August 2010

Saving limbs at home

In the moment: Diabetes

Studies spotlight American outcomes

By Jordana Bieze Foster

For years, the amputation prevention literature has been dominated by studies performed outside the United States. Two recent studies, however, have served notice that that trend is starting to change.

At this year’s Diabetic Foot Global Conference (DF-Con), attendees heard from Gerry Rayman, MD, head of service for the Ipswich Diabetic Foot Unit at Ipswich Hospital in the U.K., who oversaw the precipitous drop in amputation rates described in the January 2008 issue of Diabetes Care. Hermelinda C. Pedrosa, MD, director of the Department of the Diabetic Foot for the Brazilian Diabetes Society, missed her scheduled presentation due to a travel snafu, but more than one lecturer throughout the course of the conference referred to the 77.8% decrease in amputation rates that Pedrosa and colleagues reported in the July-August 2004 issue of the International Diabetes Monitor.

Similar achievements have been documented in Finland, the Netherlands, Italy, Sweden, and other countries. American outcomes have been harder to come by. Perhaps the most notable was a February 2005 retrospective study in Diabetes Care, which found an 82% decrease in lower extremity amputations following the implementation of a multidisciplinary Limb Preservation Service at Madigan Army Medical Center in Tacoma, WA.

But in the March-April issue of the Journal of the American Podiatric Medical Association, researchers reported that an amputation prevention program at a country hospital in Iowa decreased the high-low amputation ratio eightfold. And in the July-August issue of the same journal, the Madigan research team published evidence that the limb preservation team approach resulted in twice the frequency of “minor” amputations and more than double the survival rate compared to conventional care.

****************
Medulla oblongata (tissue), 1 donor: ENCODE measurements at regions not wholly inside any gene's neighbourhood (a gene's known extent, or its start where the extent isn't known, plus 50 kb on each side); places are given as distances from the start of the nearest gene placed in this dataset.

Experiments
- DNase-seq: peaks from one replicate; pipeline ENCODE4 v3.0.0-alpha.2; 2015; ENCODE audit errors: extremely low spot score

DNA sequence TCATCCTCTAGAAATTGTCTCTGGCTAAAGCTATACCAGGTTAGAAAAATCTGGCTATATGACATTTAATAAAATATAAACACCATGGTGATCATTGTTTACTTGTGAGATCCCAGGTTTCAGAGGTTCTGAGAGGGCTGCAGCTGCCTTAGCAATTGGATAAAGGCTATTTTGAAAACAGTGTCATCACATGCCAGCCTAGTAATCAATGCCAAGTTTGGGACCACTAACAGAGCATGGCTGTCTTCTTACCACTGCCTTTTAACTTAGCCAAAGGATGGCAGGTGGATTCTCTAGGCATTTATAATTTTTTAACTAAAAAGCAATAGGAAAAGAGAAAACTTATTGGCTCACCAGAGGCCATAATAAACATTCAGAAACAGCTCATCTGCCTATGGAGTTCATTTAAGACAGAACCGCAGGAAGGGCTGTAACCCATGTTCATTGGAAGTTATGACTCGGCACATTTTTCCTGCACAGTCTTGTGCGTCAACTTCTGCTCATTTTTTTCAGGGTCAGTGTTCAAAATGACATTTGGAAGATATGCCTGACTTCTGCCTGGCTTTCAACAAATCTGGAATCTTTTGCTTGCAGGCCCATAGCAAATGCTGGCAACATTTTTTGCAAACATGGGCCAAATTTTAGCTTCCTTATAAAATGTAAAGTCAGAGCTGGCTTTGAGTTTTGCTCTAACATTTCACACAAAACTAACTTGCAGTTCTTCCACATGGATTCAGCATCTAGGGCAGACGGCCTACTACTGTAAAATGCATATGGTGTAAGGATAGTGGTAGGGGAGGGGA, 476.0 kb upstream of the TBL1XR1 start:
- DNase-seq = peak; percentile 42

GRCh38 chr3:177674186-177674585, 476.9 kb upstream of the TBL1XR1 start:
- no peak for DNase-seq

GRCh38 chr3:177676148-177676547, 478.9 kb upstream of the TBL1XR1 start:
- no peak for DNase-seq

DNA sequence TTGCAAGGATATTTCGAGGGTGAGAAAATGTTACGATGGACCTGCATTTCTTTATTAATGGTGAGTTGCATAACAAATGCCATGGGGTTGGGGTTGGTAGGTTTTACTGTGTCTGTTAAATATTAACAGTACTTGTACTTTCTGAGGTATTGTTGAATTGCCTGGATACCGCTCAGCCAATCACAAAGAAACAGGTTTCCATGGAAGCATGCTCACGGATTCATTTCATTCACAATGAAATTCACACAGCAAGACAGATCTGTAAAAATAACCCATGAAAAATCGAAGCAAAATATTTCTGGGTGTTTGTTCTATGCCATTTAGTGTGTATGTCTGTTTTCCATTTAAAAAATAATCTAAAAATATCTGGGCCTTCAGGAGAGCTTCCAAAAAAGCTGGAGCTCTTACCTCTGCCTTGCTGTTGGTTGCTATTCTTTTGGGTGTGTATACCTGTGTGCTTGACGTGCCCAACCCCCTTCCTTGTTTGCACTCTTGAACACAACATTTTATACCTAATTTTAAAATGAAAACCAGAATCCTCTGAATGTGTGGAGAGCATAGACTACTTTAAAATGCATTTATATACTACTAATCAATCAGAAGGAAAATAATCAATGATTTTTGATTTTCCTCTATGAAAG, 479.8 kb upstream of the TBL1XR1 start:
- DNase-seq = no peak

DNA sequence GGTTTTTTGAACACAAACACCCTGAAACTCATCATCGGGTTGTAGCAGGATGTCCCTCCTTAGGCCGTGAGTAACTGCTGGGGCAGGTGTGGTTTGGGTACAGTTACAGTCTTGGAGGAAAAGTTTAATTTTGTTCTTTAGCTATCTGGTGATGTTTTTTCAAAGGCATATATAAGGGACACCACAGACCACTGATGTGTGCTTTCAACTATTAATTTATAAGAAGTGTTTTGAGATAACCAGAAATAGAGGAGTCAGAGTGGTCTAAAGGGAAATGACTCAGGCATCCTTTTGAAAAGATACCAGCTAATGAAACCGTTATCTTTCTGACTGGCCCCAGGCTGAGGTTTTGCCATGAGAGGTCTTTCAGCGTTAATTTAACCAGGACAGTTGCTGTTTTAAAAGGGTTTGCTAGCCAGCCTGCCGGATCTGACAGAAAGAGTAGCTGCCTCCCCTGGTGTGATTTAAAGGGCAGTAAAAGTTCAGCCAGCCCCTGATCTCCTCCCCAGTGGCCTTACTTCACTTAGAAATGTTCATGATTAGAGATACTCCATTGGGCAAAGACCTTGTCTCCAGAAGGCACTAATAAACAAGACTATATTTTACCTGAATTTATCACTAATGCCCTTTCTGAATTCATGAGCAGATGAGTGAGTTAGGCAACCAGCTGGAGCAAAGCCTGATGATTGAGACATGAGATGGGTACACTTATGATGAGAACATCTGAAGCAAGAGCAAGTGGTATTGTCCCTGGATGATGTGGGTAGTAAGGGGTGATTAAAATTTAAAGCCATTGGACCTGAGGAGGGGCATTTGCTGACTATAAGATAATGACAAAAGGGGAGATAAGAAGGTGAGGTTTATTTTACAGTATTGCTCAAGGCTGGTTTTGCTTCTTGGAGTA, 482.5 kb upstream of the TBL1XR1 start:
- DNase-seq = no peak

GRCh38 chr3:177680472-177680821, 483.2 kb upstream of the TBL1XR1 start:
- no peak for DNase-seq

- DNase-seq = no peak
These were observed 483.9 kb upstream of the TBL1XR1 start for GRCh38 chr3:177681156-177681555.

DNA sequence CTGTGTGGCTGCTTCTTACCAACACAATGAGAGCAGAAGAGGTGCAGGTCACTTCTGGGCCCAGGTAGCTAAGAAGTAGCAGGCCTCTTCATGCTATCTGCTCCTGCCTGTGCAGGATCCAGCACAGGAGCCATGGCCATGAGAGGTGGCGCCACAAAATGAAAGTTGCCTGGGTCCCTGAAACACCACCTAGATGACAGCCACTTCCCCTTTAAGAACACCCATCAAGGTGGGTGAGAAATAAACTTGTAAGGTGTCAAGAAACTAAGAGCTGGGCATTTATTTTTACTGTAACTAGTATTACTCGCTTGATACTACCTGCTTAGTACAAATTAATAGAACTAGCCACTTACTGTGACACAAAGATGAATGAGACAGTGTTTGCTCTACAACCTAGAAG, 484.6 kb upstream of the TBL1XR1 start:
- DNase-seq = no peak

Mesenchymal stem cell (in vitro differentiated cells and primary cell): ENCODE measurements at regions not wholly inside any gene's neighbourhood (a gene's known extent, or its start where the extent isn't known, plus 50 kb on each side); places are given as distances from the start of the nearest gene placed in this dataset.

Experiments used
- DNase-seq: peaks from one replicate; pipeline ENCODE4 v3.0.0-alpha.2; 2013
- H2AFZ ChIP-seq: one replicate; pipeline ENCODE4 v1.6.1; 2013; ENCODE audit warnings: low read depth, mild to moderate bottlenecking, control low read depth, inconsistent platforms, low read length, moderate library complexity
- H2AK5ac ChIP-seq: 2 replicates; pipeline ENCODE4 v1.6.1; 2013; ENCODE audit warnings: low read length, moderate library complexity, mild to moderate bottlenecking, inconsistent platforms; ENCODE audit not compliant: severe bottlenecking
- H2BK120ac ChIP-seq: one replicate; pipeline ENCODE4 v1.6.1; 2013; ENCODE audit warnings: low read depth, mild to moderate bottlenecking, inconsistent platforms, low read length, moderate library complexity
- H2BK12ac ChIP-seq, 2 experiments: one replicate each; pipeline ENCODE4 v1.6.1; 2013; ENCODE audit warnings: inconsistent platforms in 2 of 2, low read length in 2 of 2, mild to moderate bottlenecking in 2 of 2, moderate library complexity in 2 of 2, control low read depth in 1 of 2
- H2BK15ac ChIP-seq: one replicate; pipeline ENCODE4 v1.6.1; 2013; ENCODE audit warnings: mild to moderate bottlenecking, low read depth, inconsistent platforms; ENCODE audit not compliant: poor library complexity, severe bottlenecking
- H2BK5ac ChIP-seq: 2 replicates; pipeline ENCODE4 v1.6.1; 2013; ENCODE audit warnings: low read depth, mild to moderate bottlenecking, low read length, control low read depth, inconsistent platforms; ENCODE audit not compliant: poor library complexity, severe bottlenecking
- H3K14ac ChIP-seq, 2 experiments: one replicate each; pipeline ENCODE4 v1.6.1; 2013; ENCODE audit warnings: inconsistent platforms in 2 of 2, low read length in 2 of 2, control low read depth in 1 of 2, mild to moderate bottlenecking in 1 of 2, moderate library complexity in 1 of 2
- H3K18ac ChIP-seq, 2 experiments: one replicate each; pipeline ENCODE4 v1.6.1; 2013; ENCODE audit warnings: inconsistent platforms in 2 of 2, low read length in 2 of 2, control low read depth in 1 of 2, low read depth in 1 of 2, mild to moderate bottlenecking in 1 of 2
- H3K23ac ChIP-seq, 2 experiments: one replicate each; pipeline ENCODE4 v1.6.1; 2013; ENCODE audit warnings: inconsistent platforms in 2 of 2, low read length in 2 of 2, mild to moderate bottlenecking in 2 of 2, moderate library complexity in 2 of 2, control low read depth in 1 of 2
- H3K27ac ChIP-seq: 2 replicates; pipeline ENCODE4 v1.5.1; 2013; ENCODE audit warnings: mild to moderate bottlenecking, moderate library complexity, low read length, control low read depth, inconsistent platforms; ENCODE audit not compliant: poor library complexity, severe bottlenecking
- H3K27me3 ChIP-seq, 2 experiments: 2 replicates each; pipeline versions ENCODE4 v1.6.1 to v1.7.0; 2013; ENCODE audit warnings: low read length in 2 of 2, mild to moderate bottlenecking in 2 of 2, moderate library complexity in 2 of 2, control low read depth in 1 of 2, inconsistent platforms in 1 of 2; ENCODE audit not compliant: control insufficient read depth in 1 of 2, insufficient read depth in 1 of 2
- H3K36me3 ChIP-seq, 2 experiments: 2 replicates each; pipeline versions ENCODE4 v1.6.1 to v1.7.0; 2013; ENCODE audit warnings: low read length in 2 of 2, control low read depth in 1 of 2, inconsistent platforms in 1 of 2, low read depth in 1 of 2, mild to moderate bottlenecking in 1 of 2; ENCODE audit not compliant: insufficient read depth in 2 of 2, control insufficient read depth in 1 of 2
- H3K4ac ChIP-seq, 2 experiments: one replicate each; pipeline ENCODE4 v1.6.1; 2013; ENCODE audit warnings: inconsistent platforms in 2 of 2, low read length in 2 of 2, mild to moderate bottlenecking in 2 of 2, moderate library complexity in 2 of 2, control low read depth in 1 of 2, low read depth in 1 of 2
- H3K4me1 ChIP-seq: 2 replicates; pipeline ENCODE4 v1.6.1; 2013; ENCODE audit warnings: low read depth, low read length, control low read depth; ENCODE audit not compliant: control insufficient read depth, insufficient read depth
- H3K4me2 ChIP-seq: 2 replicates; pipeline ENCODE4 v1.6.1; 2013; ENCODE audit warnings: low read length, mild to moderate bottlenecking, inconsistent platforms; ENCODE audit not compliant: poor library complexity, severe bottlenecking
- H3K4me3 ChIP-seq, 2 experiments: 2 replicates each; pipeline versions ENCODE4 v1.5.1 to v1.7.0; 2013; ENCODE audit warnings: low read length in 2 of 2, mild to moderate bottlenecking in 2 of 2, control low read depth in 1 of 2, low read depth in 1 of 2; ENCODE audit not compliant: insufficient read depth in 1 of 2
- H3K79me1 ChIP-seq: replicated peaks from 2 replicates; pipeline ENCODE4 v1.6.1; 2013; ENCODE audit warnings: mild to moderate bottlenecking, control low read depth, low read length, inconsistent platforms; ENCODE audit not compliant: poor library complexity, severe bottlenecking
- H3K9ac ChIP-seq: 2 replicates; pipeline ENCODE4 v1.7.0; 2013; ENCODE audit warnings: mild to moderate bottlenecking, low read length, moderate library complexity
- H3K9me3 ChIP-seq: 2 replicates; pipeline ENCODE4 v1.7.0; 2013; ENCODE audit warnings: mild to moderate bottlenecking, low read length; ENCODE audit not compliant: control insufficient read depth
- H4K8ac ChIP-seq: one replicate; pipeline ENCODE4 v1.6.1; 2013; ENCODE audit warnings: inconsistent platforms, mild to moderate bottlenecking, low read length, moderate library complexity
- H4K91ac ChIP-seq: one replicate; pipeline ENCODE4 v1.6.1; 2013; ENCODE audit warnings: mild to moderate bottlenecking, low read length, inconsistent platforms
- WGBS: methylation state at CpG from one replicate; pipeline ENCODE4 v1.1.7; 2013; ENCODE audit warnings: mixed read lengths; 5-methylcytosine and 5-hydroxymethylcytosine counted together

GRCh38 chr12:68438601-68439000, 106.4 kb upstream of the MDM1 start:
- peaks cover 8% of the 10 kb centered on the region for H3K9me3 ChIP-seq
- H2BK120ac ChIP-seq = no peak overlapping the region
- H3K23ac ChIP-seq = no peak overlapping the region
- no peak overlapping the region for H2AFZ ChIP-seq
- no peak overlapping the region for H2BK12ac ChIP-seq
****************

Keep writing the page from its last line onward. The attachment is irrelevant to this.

The Iowa study analyzed amputation rates at Broadlawns Medical Center in Des Moines before and after implementation of a multidisciplinary amputation prevention program. The prevention efforts centered around a six-step protocol for treatment of patients with wounds: identification and management of infection, identification and management of ischemia, offloading pressure, wound debridement, promotion of granulation, and wound closure.

In the year immediately preceding the program’s implementation, the ratio of high (above knee and below knee) amputations to low (partial-foot) amputations was 0.41. In the program’s first year, the corresponding ratio was 0.05. By comparison, the national average high-low amputation ratio among Medicare enrollees was been reported to be 1.35 in 1996-1997.

In the July-August issue of JAPMA, the Madigan researchers randomly selected 485 patients from their diabetic patient population and compared the 311 patients who were treated by the limb preservation team with the 174 patients who were referred to the limb preservation team but ended up receiving nonspecialty care.

The limb preservation team includes podiatric and vascular surgery, pedorthics, a wound-care nurse, and a research unit. Treatment included advanced wound-care management, medical and surgical management of infection, clinical visits at least quarterly, educational programs for patients and families, orthotic devices, and extra-depth and custom shoes as needed.